Yes, I do. I think that you are always going to have, for the foreseeable future, a fringe element. Small communities that are radicalized and violent are willing to sacrifice themselves and their family to promote terror. But Islamic countries, for the most part, have the same desires for safe, secure, and prosperous lives, and opportunities for their families and their children to have a better future. I think to that extent, if the United States builds trust and tries to help them economically and help them develop, there can be much better relations in the future. Pakistan could be a prime example of where they have been a traditional ally. It has been a bumpy road, and there are ongoing tensions between the two, but nonetheless I think there is a great common interest in seeing terror defeated and both countries prospering.
Q4. There has been much talk about President Obama and the shift from hard power to soft power in US foreign policy. Do you think that he has really delivered this shift?
I think he has lived up to his campaign promise to try and change the emphasis of US foreign policy and place a greater emphasis on dialogue and being open to opinions. It has not always been successful however, like with Iran for example. We have not seen a lot of success through the president’s willingness to have an unconditional dialogue with Iran- he has actually backed off of that. But I think yes, he tries to change the direction of American foreign policy. The US elections are going to hinge far more on the US economy, the unemployment rate, the jobs situation, or the price of gasoline, rather than the death of Bin Laden or other foreign events. Foreign affairs will have a back seat compared to domestic economic conditions.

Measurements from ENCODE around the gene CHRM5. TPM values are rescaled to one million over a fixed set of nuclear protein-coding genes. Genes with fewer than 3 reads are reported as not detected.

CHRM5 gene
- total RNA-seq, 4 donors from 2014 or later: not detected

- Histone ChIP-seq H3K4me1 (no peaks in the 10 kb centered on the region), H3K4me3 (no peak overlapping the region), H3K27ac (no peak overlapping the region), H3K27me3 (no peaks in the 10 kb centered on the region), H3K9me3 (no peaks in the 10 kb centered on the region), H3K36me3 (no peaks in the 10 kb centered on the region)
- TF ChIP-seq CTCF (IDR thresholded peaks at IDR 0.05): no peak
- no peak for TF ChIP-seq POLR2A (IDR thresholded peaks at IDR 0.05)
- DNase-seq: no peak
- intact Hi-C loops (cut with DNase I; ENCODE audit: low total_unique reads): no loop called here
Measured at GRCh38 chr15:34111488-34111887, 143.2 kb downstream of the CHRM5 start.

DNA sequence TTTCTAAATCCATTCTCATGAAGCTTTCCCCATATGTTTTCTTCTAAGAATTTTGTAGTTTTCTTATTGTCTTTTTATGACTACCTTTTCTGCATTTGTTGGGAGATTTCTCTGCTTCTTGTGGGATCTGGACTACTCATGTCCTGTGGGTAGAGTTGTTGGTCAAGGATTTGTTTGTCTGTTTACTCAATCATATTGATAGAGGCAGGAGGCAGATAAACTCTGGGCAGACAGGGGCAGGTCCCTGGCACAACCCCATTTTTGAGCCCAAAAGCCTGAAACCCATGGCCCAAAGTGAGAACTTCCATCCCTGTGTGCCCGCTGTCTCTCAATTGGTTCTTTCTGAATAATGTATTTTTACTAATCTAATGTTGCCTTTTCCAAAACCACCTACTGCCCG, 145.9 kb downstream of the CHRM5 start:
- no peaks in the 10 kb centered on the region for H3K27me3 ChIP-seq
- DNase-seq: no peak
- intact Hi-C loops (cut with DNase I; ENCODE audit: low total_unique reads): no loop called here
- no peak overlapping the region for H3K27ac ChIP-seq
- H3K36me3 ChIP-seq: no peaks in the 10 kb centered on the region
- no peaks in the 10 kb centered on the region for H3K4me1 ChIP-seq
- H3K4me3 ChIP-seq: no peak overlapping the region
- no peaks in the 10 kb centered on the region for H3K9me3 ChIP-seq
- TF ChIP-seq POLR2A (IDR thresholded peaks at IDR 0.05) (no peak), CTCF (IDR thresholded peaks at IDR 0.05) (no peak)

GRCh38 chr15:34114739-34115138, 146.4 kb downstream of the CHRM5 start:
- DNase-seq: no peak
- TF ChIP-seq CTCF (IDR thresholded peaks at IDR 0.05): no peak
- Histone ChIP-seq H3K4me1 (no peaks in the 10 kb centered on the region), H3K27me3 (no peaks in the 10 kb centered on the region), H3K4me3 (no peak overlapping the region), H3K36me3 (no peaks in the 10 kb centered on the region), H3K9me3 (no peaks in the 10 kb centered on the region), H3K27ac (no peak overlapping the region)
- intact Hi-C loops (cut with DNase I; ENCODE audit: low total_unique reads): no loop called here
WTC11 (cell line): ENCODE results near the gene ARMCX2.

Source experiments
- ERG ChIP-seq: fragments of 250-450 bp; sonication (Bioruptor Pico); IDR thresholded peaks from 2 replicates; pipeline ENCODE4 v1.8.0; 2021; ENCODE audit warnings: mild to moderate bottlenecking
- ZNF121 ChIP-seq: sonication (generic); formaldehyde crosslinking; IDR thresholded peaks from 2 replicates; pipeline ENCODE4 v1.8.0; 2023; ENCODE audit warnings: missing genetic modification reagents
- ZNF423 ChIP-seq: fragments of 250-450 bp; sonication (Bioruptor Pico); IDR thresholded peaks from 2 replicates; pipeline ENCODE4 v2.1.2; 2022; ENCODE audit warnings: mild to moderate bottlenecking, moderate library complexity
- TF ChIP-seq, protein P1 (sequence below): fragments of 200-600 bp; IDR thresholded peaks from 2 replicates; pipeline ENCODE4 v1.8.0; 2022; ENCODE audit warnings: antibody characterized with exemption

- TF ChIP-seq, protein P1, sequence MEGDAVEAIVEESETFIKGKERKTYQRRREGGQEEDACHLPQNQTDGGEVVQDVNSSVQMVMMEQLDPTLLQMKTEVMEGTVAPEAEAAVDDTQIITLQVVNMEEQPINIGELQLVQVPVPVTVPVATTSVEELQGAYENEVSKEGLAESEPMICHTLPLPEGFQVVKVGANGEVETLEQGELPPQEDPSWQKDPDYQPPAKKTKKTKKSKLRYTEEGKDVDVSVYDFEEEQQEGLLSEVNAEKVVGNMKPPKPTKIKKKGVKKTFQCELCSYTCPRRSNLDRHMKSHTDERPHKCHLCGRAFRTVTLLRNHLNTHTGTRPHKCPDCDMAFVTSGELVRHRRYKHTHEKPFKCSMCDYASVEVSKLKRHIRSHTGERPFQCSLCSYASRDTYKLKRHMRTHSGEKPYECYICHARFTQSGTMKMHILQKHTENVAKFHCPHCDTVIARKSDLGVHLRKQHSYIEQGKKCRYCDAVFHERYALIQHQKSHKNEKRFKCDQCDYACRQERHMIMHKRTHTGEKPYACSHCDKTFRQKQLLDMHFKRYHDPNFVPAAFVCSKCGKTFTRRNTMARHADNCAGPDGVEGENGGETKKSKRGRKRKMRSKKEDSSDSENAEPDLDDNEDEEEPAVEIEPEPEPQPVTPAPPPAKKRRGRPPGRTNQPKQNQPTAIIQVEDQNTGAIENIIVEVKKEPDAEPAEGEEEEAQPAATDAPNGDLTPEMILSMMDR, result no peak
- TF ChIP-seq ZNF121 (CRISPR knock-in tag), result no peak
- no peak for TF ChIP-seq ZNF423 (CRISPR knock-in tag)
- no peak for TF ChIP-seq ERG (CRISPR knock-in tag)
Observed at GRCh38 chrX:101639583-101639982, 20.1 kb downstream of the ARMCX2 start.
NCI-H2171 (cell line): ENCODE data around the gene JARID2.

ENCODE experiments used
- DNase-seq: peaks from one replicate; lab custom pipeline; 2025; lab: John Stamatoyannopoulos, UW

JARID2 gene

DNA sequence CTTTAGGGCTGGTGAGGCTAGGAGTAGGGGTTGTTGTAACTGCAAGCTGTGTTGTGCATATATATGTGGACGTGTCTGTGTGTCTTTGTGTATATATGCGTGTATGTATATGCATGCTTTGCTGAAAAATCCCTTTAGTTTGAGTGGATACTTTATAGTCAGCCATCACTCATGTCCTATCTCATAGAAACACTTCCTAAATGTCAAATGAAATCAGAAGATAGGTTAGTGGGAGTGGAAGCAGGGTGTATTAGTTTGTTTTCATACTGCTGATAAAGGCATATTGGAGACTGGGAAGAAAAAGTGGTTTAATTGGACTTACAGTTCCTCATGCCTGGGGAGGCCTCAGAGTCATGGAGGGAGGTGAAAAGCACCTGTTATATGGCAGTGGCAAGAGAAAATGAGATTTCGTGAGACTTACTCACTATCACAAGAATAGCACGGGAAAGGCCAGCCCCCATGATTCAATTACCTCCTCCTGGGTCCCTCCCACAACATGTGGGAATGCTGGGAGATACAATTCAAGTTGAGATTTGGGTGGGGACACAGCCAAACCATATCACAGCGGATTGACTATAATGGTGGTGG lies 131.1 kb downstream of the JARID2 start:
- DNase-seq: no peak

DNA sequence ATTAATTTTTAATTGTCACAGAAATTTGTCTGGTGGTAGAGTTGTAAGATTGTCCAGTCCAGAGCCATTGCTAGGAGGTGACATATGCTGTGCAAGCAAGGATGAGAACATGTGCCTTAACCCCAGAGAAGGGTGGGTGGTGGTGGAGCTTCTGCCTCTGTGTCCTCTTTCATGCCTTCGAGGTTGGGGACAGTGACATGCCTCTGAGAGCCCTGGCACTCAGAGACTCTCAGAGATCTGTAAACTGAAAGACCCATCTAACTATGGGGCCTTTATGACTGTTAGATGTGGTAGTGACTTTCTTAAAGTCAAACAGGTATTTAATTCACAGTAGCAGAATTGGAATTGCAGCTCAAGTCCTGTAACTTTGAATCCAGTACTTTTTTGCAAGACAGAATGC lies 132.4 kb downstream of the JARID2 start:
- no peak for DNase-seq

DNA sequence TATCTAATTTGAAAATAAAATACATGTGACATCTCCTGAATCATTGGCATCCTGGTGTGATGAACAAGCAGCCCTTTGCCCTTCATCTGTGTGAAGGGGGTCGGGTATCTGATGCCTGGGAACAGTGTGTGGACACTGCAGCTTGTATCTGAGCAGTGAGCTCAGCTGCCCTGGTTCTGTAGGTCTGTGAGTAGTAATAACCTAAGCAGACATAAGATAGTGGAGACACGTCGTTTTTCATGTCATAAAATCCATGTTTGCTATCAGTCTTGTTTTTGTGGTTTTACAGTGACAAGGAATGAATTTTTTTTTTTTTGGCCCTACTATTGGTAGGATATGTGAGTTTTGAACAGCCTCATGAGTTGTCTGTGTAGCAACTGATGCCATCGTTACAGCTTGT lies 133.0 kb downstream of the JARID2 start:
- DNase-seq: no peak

Q5. However, do you think foreign policy objectives could be affected by this, inthat the US only focuses on its own problems? Furthermore, do you think it could lead to the US almost ignoring foreign policy objectives and focusing on itself more?
I think that President Obama has resisted that, so I don’t think he has turned the focus away or turned inward. He is the real director of the US foreign policy, so while it might be a temptation of congress, I do not think that is it going to be a problem. The president will go on to travel overseas, and will continue to focus on his foreign policy objectives. I do not think it makes a difference in his domestic political standing. With the killing of Osama Bin Laden, Obama got about a six point bump in his approval rating in the polls which is not a whole lot. So I really do believe that it is going to be the economy, but there is not a whole lot the president can do at this point now on the US economy. He has done a stimulus package and bailouts, for example. He has tried everything in the world to try and get the economy back on track. The tools in his toolbox are not very many in the economy right now. So I don’t think that the President will become insular or turn away from his pretty ambitious foreign policy objectives. Frankly, Secretary Clinton has been one of the strongest members of his administration. I have told her I think she has done a very good job. I think with her, you are going to see proper attention given to foreign affairs.
Thank you very much for your time.